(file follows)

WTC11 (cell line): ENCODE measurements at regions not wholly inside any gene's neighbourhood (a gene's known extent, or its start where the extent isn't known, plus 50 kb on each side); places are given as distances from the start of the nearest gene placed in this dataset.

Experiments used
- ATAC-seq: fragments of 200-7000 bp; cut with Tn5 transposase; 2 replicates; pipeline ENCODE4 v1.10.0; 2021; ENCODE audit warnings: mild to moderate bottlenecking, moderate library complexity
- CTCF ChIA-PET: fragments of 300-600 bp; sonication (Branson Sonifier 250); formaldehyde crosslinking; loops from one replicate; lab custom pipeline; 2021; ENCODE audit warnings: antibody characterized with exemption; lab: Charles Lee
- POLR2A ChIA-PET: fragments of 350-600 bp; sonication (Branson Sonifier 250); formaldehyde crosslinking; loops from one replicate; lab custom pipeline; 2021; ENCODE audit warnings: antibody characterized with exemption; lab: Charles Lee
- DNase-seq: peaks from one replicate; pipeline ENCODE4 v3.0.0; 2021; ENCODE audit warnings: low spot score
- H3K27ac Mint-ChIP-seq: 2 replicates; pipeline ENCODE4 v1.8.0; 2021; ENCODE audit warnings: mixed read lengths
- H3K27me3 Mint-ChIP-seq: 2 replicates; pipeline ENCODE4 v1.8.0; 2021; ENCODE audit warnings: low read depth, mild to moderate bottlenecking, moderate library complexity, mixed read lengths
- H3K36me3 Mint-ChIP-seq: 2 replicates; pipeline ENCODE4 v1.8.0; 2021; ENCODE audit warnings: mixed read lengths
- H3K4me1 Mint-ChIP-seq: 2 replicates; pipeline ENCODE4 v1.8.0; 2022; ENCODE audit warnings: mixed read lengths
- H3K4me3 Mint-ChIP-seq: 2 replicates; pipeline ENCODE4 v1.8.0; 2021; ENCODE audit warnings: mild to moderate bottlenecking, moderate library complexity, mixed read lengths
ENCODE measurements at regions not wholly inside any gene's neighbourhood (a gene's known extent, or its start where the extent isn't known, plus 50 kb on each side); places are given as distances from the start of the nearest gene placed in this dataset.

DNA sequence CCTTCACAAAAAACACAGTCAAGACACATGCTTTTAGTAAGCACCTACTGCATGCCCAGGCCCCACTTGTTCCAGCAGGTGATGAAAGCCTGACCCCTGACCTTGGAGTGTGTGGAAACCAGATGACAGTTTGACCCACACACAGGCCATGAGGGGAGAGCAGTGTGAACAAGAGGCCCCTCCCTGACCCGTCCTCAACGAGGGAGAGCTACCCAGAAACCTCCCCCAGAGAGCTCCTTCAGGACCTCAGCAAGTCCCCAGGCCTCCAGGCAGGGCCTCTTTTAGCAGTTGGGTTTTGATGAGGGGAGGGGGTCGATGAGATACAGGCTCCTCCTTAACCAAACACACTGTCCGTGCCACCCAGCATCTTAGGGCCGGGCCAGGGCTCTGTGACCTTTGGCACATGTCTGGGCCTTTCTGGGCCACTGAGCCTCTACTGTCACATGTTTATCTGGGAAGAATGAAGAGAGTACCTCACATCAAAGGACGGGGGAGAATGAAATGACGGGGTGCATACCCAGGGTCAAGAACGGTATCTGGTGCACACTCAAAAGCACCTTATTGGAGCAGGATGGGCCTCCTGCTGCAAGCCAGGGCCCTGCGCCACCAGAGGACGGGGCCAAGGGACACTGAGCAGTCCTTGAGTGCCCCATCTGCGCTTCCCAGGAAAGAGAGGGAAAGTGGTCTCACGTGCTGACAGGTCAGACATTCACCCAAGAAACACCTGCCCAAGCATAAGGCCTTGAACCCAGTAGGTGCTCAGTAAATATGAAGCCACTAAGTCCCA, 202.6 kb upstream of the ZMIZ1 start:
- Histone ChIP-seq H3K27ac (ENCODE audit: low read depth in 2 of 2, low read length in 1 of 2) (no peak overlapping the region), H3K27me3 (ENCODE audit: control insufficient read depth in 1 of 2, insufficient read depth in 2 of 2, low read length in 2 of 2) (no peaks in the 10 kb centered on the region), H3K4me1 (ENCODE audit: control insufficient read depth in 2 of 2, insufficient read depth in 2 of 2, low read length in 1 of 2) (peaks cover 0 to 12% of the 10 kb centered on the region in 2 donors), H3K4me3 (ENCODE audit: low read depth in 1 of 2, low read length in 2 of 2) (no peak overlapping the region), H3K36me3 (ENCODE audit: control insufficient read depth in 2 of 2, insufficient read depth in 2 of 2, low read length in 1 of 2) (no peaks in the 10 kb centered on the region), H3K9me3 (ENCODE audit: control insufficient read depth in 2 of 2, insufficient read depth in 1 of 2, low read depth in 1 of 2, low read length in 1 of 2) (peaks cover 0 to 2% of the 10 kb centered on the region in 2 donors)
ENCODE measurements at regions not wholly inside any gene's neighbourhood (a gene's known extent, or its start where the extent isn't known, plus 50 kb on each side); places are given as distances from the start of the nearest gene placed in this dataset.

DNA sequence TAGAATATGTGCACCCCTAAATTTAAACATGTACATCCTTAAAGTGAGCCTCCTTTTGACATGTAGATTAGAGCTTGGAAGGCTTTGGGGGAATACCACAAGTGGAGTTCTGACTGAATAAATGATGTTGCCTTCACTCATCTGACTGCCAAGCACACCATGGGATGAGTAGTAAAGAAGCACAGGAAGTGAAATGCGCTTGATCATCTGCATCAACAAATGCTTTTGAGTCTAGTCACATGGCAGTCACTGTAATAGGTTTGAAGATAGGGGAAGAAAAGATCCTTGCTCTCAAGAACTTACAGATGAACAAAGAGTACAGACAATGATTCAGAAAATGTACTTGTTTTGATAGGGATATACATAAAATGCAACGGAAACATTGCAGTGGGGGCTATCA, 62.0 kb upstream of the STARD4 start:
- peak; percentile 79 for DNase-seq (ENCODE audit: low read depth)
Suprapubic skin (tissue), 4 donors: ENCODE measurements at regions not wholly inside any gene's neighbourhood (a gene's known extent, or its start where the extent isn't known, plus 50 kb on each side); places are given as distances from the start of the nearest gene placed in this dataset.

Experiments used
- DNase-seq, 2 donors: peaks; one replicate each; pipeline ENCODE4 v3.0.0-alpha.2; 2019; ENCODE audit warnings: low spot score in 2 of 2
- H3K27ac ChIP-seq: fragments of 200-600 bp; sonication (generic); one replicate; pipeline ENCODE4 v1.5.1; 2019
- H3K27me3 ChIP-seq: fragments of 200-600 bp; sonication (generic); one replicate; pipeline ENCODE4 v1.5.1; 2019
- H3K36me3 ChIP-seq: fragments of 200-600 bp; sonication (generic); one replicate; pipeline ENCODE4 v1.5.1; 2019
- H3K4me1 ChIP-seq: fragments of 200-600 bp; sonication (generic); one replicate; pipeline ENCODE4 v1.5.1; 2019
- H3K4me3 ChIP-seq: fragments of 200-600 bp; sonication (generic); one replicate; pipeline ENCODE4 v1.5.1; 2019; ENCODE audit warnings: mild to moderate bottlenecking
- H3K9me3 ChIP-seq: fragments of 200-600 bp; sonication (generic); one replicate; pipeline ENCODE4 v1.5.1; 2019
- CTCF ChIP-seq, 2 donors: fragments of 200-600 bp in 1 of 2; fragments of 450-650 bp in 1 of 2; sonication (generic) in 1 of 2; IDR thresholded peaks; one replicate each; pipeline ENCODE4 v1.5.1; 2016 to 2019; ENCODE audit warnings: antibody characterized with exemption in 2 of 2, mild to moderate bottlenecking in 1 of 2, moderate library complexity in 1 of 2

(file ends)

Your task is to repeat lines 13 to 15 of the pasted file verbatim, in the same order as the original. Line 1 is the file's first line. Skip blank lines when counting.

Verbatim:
DNA sequence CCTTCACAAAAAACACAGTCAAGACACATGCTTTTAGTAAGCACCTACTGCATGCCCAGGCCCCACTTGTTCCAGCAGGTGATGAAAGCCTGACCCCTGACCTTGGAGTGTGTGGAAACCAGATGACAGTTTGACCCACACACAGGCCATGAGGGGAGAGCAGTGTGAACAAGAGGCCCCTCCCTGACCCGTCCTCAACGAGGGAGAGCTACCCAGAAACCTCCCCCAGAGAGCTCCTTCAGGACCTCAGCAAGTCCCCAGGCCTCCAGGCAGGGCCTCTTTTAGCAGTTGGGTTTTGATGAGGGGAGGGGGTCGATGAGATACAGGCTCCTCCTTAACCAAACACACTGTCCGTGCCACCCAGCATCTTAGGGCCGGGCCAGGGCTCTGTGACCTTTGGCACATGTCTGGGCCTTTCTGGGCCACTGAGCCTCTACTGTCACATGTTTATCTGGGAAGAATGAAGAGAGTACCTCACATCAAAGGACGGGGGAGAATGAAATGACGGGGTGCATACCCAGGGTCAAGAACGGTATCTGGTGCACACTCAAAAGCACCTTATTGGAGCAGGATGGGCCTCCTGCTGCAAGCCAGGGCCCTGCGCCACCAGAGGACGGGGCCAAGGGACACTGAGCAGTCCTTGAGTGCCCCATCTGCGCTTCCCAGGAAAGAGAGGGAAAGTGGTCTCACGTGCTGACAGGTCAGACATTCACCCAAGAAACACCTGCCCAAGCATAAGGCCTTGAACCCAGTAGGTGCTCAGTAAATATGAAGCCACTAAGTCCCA, 202.6 kb upstream of the ZMIZ1 start:
- Histone ChIP-seq H3K27ac (ENCODE audit: low read depth in 2 of 2, low read length in 1 of 2) (no peak overlapping the region), H3K27me3 (ENCODE audit: control insufficient read depth in 1 of 2, insufficient read depth in 2 of 2, low read length in 2 of 2) (no peaks in the 10 kb centered on the region), H3K4me1 (ENCODE audit: control insufficient read depth in 2 of 2, insufficient read depth in 2 of 2, low read length in 1 of 2) (peaks cover 0 to 12% of the 10 kb centered on the region in 2 donors), H3K4me3 (ENCODE audit: low read depth in 1 of 2, low read length in 2 of 2) (no peak overlapping the region), H3K36me3 (ENCODE audit: control insufficient read depth in 2 of 2, insufficient read depth in 2 of 2, low read length in 1 of 2) (no peaks in the 10 kb centered on the region), H3K9me3 (ENCODE audit: control insufficient read depth in 2 of 2, insufficient read depth in 1 of 2, low read depth in 1 of 2, low read length in 1 of 2) (peaks cover 0 to 2% of the 10 kb centered on the region in 2 donors)
ENCODE measurements at regions not wholly inside any gene's neighbourhood (a gene's known extent, or its start where the extent isn't known, plus 50 kb on each side); places are given as distances from the start of the nearest gene placed in this dataset.